New manuscripts have been added to our growing searchable library, as we continue working to make the Center for the Study of New Testament Manuscripts’s (CSNTM)website more comprehensive and user-friendly.
Included in this week’s release is a recently digitized manuscript from the National Library of Greece (NLG), the site of our ongoing digitization project for 2015–2016. GA 758 is a medieval minuscule of the Gospels on parchment, dating from the fourteenth century.
As many New Testament students know, one of the two longest textual problems in NT textual criticism is the pericope adulterae (John 7.53–8.11). Throughout his first-hand investigations of the NLG manuscripts, Dr. Daniel B. Wallace has often noted how each manuscript has dealt with this passage. Sometimes, the original scribe has omitted it, whereas a later scribe has added it. Other times, the text was originally included and then noted as doubtful by a later hand. In some manuscripts, the text stands alone with no notations at all.
Notice the horizontal dashes in the margin on these two pages.
Some scribe (either the original one or a later scribe), upon seeing that this passage was included in John’s Gospel, put markings in the margins to denote its disputed status. However, the markings only cover John 8.3–11, leaving 7.53–8.2 unmarked.
As you scroll through the images of GA 758, you may notice some extensive text out in the margins on a few leaves. Below you will see two instances of this from the Gospel of Matthew.
These marginal writings are instances where the scribe accidentally omitted text, and it was later added in the margins. As careful as medieval scribes were, they were still human and made mistakes! This is why it was a vital part of the process to check each scribe’s work for accuracy.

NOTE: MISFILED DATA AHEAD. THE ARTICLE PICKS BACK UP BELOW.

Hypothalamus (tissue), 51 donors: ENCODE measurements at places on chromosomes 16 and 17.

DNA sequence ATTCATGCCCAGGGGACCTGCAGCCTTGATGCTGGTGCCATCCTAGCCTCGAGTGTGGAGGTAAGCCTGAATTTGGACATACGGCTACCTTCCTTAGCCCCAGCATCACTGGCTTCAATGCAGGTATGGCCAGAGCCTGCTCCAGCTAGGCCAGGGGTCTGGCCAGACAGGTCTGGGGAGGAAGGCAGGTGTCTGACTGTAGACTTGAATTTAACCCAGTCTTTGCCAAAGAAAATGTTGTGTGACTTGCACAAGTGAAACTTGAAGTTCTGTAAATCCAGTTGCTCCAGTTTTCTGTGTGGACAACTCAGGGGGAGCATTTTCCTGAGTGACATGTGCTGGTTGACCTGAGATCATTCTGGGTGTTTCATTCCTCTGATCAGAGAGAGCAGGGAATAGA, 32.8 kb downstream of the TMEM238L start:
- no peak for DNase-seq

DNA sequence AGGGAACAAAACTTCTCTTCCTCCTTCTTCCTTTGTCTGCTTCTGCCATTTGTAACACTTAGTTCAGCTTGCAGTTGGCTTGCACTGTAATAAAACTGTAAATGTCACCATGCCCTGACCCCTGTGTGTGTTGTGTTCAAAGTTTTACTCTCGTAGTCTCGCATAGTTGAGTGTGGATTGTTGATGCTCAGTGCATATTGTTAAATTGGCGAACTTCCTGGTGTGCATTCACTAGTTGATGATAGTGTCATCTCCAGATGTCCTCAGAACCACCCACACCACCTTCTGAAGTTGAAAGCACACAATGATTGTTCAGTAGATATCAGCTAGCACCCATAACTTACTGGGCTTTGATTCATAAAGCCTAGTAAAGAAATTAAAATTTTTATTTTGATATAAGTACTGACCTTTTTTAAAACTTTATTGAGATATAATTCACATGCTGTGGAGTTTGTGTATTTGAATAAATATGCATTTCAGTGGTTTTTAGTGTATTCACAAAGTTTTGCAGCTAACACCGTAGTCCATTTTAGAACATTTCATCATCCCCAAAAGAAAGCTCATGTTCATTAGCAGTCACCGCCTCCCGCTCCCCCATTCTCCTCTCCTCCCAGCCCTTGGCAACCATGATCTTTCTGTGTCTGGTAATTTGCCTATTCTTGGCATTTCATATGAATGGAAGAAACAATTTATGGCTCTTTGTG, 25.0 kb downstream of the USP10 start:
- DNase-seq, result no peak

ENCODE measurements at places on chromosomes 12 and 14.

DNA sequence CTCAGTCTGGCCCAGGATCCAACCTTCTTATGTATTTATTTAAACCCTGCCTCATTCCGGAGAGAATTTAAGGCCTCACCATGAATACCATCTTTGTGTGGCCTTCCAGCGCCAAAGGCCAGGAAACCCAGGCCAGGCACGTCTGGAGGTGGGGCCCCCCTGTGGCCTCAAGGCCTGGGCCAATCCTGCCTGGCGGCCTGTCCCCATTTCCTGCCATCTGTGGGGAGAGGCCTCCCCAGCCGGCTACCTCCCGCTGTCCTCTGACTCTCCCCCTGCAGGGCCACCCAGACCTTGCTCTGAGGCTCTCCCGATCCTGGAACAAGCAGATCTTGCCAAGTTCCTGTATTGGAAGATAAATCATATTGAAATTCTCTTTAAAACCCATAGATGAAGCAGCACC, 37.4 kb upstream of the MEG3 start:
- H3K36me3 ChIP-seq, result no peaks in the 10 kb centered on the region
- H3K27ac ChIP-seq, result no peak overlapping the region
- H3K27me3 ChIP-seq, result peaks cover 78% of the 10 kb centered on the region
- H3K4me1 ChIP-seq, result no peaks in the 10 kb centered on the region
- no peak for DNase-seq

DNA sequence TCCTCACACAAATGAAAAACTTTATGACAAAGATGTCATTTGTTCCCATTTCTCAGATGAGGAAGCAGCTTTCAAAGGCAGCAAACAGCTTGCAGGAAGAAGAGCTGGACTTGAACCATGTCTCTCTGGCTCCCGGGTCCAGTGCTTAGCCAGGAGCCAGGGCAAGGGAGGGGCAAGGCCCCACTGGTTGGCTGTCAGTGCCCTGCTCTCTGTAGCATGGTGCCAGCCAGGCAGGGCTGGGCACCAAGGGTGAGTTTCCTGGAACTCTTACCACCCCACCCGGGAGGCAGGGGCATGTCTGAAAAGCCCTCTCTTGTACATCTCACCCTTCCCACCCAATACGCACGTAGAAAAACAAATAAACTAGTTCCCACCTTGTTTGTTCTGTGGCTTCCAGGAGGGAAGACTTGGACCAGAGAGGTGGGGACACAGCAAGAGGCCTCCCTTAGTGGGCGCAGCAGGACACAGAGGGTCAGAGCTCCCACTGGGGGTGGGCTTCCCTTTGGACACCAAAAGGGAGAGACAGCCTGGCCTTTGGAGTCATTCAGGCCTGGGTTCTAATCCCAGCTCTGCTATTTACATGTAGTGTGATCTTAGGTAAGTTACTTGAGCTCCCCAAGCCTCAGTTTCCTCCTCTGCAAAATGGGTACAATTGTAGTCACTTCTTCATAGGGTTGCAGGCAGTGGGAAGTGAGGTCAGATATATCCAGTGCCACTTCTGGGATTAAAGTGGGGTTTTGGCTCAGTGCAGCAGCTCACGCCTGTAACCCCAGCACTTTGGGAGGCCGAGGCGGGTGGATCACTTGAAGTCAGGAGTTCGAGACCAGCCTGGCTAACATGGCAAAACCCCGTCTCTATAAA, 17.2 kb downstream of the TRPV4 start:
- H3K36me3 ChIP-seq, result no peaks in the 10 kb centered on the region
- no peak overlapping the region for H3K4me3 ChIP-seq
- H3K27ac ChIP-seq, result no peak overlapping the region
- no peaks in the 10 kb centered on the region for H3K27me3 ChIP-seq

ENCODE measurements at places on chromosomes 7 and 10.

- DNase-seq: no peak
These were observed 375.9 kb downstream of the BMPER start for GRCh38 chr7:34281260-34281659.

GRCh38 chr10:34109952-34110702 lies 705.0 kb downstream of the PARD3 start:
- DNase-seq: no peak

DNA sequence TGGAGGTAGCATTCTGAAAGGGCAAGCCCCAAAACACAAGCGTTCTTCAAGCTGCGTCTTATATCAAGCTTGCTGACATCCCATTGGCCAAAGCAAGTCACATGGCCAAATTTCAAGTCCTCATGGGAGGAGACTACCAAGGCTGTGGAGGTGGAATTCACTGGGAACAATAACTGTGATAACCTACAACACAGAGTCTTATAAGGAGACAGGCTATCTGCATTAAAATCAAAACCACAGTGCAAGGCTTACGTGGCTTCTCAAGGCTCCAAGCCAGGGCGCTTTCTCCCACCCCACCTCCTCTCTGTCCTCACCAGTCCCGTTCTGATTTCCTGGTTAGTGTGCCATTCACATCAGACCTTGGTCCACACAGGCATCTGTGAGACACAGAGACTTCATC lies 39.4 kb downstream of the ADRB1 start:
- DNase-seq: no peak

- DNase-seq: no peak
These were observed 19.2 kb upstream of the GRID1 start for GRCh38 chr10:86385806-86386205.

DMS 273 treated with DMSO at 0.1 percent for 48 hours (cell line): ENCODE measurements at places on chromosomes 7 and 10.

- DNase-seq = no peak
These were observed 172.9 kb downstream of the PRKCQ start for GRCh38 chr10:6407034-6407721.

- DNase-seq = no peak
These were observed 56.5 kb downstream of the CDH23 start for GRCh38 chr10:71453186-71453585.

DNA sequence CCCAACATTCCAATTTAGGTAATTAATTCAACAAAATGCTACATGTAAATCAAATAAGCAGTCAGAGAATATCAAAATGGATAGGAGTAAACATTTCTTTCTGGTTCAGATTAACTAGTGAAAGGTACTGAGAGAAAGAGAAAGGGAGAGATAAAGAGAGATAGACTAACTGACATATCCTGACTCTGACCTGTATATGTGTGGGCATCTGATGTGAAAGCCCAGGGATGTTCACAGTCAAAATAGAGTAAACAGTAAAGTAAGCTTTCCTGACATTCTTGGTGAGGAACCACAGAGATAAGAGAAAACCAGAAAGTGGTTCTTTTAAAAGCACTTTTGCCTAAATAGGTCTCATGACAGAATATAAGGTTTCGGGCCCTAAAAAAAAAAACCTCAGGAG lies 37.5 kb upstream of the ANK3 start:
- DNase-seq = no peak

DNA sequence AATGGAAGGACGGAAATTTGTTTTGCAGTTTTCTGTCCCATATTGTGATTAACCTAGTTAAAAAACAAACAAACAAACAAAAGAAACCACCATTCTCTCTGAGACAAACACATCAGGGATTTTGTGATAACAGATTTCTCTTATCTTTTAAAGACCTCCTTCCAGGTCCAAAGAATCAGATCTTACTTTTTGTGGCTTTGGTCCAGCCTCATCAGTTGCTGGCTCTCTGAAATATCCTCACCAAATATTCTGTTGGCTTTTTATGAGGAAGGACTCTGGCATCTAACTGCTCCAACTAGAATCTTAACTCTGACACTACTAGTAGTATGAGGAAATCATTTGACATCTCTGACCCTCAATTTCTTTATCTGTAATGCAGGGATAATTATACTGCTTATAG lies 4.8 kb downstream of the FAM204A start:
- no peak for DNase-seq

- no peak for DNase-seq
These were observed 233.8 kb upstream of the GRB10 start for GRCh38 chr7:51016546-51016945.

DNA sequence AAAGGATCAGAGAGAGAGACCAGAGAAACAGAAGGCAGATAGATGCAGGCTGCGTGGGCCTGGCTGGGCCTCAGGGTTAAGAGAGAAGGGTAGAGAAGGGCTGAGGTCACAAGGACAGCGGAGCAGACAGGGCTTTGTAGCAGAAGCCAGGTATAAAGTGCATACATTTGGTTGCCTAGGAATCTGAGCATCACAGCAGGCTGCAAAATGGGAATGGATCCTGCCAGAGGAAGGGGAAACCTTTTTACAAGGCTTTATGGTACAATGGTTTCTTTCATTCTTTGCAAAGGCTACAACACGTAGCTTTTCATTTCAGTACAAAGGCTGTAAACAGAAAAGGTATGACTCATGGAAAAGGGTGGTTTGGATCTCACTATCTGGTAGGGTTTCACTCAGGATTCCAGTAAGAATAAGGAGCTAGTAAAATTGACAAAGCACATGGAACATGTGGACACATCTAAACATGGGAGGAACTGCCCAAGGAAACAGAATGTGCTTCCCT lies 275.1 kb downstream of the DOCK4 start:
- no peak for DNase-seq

Gospel Authors & Co.
Another interesting feature of GA 758 is its icons. It was common in the medieval tradition to include icons of the Gospel authors at the beginning of their respective Gospel account. However, in this manuscript, each Gospel author has some company!
Mark (top right) is with Peter, and Luke (bottom left) is sitting in front of Paul. These pairings date back to ancient Christian tradition, which identifies Peter as the primary source for Mark and Paul as the apostle most associated with Luke. It’s almost as if the apostles are whispering in their ears. Matthew (top left) is depicted, not with a human companion, but with the Angel of the Lord behind him as he writes. Finally, John’s icon (bottom right) shows him dictating his text to an amanuensis (a professional scribe) named Prochoros. This last icon with these two people in view is the only one that was common in the manuscripts.
In addition to this manuscript from the NLG, we have also uploaded and tagged additional manuscripts from our archives.
These images have now become part of our growing searchable library, which gives everyone free access to the best available digital images of New Testament manuscripts.